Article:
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  1. #1
    Junior Member
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    Should I replace my wheels now or let them die a natural death?

    Hey everyone - I'm looking for opinions and experience regarding a set of touring wheels. I have an '83 Trek 520 with the (in)famous 27in Matrix Safari rims and Helicomatic hubs. I've been riding the bike for about 6 months but recently found a replacement free wheel and got some new tires.

    The quandary is that I'm planning a cross country tour this summer that will include the Lewis and Clark trail but can't decide if I should replace these wheels now or after they die. On the one hand, I have a certain amount invested in them and have spent a bunch of money getting equipment for my bike(s) and camping. On the other, new wheels are sweet and would be more reliable.

    Sheldon proclaims his mistrust and hate for these wheelsets and others seem suspicious as well. Has anyone had experience with their failure? I've looked at the cups and cones in the hubs and they seem to be in could shape. I've kept them in good adjustment since I purchased the bike but don't know their earlier history. Do you think I'm crazy to risk wheel issues on a trip that long and in sparsely populated areas? Do you think they'll make it? What kinds of problems might I be in for?

    I suppose I should also mention that I'll probably be touring alone for most of the trip and that I am no twinkle toes. At least that the beginning of the ride I will be a little over 200lbs. If I were going to replace the wheels I would probably do it with xt hubs and mavic a 719 rims. I would appreciate any opinions about replacements, my current wheels, or even my route. Anyone thinking of the same route could give me a shout too.

    Peace

  2. #2
    Banned Bikepacker67's Avatar
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    Ummm... wheels that fail can be rather dangerous.

    I'd say spend the $300 on some nice 36 spoke Mavic 719's

  3. #3
    Eschew Obfuscation! enduro's Avatar
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    Just the worry about wheel failure would put a damper on a trip for me. New wheels would probably ride better anyway. Anyway, should you need new tires or wheel parts, a 700c rim/ cassette hub wheel would be much easier to find replacements for.

    I have an 80's 520 with those same wheels; I use it is as an around-campus bike. XT/719s are way better.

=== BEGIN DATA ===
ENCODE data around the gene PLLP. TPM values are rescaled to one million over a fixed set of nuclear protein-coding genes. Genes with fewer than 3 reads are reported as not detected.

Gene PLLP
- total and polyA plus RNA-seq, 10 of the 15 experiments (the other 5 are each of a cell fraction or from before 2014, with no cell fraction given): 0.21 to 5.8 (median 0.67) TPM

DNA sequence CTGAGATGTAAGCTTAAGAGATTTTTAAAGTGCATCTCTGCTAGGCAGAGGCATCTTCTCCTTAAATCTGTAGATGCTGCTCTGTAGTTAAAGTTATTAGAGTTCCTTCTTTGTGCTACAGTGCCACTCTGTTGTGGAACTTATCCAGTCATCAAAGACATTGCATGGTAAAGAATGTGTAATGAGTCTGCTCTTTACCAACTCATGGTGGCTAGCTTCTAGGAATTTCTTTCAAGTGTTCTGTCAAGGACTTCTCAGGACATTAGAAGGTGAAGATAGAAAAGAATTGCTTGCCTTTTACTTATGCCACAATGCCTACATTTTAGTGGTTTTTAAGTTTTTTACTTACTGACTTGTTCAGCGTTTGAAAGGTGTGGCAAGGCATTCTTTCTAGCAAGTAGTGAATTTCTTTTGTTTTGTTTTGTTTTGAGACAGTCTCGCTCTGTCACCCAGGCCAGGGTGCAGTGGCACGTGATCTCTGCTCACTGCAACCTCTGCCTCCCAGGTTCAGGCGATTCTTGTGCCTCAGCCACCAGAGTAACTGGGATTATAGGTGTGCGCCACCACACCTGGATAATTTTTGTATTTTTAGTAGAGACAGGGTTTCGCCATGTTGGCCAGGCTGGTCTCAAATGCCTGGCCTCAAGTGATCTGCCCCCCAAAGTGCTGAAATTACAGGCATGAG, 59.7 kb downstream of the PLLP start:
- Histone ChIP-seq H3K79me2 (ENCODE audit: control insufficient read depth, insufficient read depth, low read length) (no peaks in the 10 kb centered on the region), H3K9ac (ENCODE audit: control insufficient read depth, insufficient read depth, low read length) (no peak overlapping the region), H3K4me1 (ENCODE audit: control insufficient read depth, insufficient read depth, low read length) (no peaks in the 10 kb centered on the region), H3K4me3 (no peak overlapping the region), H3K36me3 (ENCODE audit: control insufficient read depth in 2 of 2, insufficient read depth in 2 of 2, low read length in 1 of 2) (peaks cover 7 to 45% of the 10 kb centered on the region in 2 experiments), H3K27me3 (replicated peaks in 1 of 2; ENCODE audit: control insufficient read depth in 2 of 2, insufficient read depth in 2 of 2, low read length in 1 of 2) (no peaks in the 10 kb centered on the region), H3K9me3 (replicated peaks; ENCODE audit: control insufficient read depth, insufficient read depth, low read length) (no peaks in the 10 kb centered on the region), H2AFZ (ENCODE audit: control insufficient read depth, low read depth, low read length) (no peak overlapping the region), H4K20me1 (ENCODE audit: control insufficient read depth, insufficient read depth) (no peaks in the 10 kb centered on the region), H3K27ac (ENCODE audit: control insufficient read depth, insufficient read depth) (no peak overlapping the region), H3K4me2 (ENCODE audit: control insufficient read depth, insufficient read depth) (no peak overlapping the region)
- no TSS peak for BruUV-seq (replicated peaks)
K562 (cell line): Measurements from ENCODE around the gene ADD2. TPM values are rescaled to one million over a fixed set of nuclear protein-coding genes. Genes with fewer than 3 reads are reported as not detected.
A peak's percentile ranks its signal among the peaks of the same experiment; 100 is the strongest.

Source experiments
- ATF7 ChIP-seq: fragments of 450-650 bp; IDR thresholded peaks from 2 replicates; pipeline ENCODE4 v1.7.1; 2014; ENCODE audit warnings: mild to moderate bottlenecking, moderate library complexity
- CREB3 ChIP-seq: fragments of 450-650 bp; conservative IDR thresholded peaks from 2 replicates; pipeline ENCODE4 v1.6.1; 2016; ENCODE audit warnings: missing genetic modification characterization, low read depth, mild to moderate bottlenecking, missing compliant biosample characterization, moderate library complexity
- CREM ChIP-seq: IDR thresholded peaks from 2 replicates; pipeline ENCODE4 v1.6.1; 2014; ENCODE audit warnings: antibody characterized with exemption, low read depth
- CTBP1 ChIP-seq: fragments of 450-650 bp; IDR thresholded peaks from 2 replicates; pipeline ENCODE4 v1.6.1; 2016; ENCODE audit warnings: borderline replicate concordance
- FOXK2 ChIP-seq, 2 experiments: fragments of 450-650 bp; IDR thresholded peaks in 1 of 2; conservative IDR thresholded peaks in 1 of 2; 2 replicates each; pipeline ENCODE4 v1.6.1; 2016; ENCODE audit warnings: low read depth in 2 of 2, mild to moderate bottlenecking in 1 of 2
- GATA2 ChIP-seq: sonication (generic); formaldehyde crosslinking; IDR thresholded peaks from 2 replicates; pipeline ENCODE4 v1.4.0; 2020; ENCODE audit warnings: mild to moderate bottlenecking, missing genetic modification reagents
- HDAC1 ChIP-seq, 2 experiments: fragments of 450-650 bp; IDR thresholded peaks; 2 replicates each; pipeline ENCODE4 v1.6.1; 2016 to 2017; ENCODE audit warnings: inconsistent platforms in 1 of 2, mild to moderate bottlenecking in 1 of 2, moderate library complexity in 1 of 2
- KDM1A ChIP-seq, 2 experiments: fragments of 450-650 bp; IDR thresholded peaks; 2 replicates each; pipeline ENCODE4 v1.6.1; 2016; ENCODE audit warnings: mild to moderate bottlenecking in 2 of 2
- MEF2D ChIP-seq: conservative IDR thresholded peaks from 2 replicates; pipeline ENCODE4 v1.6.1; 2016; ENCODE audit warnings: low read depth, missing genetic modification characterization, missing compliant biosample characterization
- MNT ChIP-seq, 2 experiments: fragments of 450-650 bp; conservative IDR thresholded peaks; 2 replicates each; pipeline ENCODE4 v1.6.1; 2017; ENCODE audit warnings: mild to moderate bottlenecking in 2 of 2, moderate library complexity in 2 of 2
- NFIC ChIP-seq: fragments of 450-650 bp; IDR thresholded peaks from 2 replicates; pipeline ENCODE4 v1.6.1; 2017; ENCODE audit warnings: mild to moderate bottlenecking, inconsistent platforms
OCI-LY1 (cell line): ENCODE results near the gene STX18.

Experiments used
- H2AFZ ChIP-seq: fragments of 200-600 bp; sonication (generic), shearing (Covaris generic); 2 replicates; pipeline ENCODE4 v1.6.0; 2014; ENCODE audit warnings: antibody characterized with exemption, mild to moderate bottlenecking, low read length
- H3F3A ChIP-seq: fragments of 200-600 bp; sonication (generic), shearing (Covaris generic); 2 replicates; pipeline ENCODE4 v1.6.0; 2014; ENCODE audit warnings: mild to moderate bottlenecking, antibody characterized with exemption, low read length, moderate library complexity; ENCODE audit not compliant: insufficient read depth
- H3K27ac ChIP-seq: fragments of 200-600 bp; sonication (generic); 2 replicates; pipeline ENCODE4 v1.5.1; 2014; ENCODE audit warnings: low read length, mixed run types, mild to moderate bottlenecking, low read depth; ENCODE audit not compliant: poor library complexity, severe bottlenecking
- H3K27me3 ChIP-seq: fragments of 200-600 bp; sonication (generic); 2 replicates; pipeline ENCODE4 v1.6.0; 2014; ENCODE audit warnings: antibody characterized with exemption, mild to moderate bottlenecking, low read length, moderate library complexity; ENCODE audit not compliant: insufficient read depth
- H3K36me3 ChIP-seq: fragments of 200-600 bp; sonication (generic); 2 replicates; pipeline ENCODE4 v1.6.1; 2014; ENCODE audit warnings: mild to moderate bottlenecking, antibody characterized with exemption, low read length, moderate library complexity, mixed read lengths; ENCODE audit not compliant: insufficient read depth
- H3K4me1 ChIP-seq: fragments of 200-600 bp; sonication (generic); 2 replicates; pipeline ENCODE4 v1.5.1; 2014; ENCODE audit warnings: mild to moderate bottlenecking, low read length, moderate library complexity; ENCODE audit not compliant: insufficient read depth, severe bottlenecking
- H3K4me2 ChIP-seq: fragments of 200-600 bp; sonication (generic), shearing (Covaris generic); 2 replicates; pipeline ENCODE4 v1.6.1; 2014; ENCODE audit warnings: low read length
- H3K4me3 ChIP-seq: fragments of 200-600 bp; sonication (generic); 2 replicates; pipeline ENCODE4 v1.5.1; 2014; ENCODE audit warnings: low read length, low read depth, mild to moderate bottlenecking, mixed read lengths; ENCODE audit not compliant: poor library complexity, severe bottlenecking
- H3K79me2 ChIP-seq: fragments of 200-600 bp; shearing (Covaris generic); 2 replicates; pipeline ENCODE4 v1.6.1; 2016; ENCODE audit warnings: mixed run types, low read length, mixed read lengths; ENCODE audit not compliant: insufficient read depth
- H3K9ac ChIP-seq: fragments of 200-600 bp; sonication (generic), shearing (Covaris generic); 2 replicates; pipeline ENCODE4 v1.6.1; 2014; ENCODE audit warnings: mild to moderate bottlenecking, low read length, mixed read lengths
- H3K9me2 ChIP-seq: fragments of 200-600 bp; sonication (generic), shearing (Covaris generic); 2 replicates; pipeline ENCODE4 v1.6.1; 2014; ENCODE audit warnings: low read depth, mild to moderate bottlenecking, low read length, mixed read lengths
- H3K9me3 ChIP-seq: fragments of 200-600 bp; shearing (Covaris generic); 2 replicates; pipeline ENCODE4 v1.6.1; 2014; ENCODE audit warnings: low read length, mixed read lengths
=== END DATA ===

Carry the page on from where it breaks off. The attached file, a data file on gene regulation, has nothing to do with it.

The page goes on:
Hates M &M's because they are so hard to peel.

  4. #4
    Senior Member
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    My advice is if you like the bike and plan to keep it, do the upgrade now and travel with peace of mind. If you end up changing bikes you can use them for the next one and sell this bike with the original wheelset that you have on it now. I have also been eying a set of new wheels from Peter White, a719 built on XT hubs, for around $360 shipped to my door.
    Specialized Roubaix SL4 Disc, Cannondale T2000 (touring), Stumpjumper M5 (Mtn - hardtail), Cannondale Rize4 (Mtn - full susp)

  5. #5
    Older I get, Better I was velonomad's Avatar
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    I rode on a helicomatic hub for several years and never had a single problem with it. I actually liked the thing, I mean anything that came with a tool that would also open your beer had to be good! Right!?.
    But if I had that wheel now I wouldn't tour on it. Put an 8 speed freehub and cassette on it and enjoy your tour.

  6. #6
    I'm made of earth! becnal's Avatar
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    I don't know the specific gear you mention, but I do know it is better to start your tour with a bike that is already outfitted. In other words, have new tires, new tubes, new whatever, before you head off. If you have to refit any parts mid-trip, you might be out of luck and get stuck with some inferior quality parts.

    I should have put new tires on before leaving for my cross-Europe last summer. About midway thorugh, I needed to replace my Schwalbe Marathon Plus's, but couldn't find anything except normal tires. I had 0 flats before the tire change, and 10 after. If I'd had new ones on before leaving,I wouldn't have needed to change all those flats. Live and learn.

  7. #7
    Macro Geek
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    My general rule is to replace any component that is near the end of its life before leaving on a tour. On one trip, a leather strap on my toe clip snapped on my first day out. I had noticed the strap was frayed, but I opted to leave it for one more trip. I "only" spent three hours on repairs: detours, finding a bike shop, installing the replacement, and then getting back on track. And because of the delay, all accommodations at my destination were taken, and I was forced to ride an extra 50 km to get to an overpriced hotel.
    Last edited by acantor; 02-14-06 at 12:27 PM. Reason: Added a detail

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